Iron In Your Eye

Discussion in 'Eye-Care' started by ironjustice, Oct 9, 2007.

  1. ironjustice

    ironjustice Guest

    Prog Retin Eye Res. 2007 Aug 11; [Epub ahead of print]
    Iron homeostasis and toxicity in retinal degeneration.He X, Hahn P,
    Iacovelli J, Wong R, King C, Bhisitkul R, Massaro-Giordano M, Dunaief
    JL.
    F.M. Kirby Center for Molecular Ophthalmology, Scheie Eye Institute,
    305 Stellar-Chance Labs, 422 Curie Boulevard, Philadelphia, PA 19104,
    USA.

    Iron is essential for many metabolic processes but can also cause
    damage. As a potent generator of hydroxyl radical, the most reactive
    of the free radicals, iron can cause considerable oxidative stress.
    Since iron is absorbed through diet but not excreted except through
    menstruation, total body iron levels buildup with age. Macular iron
    levels increase with age, in both men and women. This iron has the
    potential to contribute to retinal degeneration. Here we present an
    overview of the evidence suggesting that iron may contribute to
    retinal degenerations. Intraocular iron foreign bodies cause retinal
    degeneration. Retinal iron buildup resulting from hereditary iron
    homeostasis disorders aceruloplasminemia, Friedreich's ataxia, and
    panthothenate kinase-associated neurodegeneration cause retinal
    degeneration. Mice with targeted mutation of the iron exporter
    ceruloplasmin have age-dependent retinal iron overload and a resulting
    retinal degeneration with features of age-related macular degeneration
    (AMD). Post mortem retinas from patients with AMD have more iron and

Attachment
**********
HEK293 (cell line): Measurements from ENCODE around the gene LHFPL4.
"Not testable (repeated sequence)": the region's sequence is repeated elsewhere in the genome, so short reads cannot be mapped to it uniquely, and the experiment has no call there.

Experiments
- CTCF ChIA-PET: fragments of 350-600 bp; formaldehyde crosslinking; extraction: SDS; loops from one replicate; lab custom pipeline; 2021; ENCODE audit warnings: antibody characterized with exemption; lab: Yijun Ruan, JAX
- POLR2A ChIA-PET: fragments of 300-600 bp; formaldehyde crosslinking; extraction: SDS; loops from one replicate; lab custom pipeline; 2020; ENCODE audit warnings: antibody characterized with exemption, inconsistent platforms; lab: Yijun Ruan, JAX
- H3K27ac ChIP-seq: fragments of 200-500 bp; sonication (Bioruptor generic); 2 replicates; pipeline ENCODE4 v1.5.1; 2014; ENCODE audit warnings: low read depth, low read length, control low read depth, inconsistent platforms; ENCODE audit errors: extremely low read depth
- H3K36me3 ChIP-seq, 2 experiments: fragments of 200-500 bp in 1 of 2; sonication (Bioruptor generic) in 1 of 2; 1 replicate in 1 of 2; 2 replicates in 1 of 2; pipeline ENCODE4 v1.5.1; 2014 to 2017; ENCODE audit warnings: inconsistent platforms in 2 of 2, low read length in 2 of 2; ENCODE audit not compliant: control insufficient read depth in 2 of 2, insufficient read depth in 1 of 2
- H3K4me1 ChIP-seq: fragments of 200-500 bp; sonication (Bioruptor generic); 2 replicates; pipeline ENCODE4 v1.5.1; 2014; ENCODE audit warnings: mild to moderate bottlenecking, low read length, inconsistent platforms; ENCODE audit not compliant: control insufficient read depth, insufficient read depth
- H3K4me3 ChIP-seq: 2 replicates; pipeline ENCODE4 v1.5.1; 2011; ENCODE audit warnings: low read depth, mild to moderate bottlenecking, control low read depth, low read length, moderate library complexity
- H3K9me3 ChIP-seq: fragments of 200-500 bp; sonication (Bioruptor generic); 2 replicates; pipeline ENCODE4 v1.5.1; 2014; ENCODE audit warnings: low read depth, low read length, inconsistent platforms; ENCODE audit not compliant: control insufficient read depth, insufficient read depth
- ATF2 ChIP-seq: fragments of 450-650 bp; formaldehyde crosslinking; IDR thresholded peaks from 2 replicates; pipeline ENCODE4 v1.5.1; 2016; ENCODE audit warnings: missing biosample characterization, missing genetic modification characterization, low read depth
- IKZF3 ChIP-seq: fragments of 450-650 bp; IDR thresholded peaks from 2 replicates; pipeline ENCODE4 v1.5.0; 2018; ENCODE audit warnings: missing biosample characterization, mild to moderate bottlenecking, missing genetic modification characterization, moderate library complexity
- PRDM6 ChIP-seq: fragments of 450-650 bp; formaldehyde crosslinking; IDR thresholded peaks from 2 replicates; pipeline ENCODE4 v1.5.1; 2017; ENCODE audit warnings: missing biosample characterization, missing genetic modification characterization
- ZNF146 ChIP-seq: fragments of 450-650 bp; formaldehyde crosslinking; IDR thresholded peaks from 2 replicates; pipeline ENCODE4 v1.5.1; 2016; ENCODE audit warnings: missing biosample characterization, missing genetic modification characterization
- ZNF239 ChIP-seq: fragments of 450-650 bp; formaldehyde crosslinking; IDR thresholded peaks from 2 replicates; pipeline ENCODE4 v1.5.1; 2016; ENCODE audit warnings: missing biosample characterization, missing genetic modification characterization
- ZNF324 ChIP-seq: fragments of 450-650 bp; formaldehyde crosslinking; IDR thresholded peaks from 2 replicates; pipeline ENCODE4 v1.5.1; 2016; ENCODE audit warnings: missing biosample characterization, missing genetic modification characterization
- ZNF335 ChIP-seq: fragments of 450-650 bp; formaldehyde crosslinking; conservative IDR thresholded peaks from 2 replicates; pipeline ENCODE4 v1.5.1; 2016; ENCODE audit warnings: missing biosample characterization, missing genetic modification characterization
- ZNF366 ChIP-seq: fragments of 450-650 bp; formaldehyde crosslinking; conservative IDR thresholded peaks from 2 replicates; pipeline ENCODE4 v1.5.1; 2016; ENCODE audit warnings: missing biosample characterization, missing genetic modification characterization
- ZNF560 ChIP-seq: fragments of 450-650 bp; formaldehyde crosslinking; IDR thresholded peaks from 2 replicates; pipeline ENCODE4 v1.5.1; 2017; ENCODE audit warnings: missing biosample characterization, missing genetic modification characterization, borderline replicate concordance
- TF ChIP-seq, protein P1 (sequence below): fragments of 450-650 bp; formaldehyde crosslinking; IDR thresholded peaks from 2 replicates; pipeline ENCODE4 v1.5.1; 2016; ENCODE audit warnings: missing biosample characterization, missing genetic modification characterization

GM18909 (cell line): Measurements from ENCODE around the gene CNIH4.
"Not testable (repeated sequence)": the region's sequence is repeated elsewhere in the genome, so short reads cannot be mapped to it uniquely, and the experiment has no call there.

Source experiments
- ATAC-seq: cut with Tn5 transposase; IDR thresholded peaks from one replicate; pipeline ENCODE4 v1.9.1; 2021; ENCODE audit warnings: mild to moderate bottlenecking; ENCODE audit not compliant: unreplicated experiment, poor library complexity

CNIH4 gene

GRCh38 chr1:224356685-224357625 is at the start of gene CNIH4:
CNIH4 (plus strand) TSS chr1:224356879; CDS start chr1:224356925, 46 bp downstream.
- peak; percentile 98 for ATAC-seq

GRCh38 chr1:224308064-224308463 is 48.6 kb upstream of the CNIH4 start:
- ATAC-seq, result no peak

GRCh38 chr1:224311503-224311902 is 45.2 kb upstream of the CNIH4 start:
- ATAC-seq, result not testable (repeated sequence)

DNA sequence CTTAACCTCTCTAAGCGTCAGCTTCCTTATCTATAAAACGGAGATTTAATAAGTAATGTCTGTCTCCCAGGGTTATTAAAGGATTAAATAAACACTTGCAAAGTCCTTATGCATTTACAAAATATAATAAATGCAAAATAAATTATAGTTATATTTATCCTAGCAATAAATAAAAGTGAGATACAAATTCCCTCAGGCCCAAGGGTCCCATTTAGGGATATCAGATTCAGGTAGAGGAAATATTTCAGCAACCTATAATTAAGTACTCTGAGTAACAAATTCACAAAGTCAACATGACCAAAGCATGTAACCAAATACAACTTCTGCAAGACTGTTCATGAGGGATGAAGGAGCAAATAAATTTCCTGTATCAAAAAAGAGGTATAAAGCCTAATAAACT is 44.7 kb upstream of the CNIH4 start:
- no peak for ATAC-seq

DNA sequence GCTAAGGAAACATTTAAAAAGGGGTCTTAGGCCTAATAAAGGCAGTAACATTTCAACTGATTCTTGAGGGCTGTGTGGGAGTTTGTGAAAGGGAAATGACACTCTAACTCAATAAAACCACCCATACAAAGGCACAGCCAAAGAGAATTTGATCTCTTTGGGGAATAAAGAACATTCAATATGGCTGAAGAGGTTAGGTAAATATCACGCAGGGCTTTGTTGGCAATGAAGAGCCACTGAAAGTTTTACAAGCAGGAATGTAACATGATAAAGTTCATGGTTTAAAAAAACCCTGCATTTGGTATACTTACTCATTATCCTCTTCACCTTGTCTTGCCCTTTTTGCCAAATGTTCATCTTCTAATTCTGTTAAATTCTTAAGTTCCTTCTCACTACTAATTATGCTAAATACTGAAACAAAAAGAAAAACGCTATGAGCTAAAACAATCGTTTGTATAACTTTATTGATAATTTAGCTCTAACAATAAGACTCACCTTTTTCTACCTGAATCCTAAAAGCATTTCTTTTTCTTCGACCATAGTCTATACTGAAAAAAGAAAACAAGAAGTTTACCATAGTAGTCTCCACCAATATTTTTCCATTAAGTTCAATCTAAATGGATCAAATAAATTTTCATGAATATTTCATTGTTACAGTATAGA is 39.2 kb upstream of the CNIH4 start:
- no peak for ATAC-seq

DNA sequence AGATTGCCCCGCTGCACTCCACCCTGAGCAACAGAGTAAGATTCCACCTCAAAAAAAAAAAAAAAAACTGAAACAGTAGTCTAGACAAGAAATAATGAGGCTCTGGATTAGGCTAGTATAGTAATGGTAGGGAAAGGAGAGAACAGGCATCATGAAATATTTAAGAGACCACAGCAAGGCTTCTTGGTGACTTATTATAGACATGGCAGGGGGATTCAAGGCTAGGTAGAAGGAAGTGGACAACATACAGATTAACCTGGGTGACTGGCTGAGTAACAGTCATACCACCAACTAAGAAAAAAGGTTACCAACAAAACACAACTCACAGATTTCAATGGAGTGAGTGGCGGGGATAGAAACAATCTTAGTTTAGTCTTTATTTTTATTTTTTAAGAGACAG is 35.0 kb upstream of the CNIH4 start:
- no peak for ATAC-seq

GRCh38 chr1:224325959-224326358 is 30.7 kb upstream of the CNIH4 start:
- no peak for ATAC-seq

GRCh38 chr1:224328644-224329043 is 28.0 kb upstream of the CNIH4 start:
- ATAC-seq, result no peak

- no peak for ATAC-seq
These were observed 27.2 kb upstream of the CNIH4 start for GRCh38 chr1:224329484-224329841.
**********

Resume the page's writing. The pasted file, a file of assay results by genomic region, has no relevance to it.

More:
the iron carrier transferrin than age-matched controls. Over the past
    10 years much has been learned about the intricate network of proteins
    involved in iron handling. Many of these, including transferrin,
    transferrin receptor, divalent metal transporter-1, ferritin,
    ferroportin, ceruloplasmin, hephaestin, iron-regulatory protein, and
    histocompatibility leukocyte antigen class I-like protein involved in
    iron homeostasis (HFE) have been found in the retina. Some of these
    proteins have been found in the cornea and lens as well. Levels of the
    iron carrier transferrin are high in the aqueous and vitreous humors.
    The functions of these proteins in other tissues, combined with
    studies on cultured ocular tissues, genetically engineered mice, and
    eye exams on patients with hereditary iron diseases provide clues
    regarding their ocular functions. Iron may play a role in a broad
    range of ocular diseases, including glaucoma, cataract, AMD, and
    conditions causing intraocular hemorrhage. While iron deficiency must
    be prevented, the therapeutic potential of limiting iron-induced
    ocular oxidative damage is high. Systemic, local, or topical iron
    chelation with an expanding repertoire of drugs has clinical
    potential.

    PMID: 17921041 [PubMed - as supplied by publisher]


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    ironjustice, Oct 9, 2007
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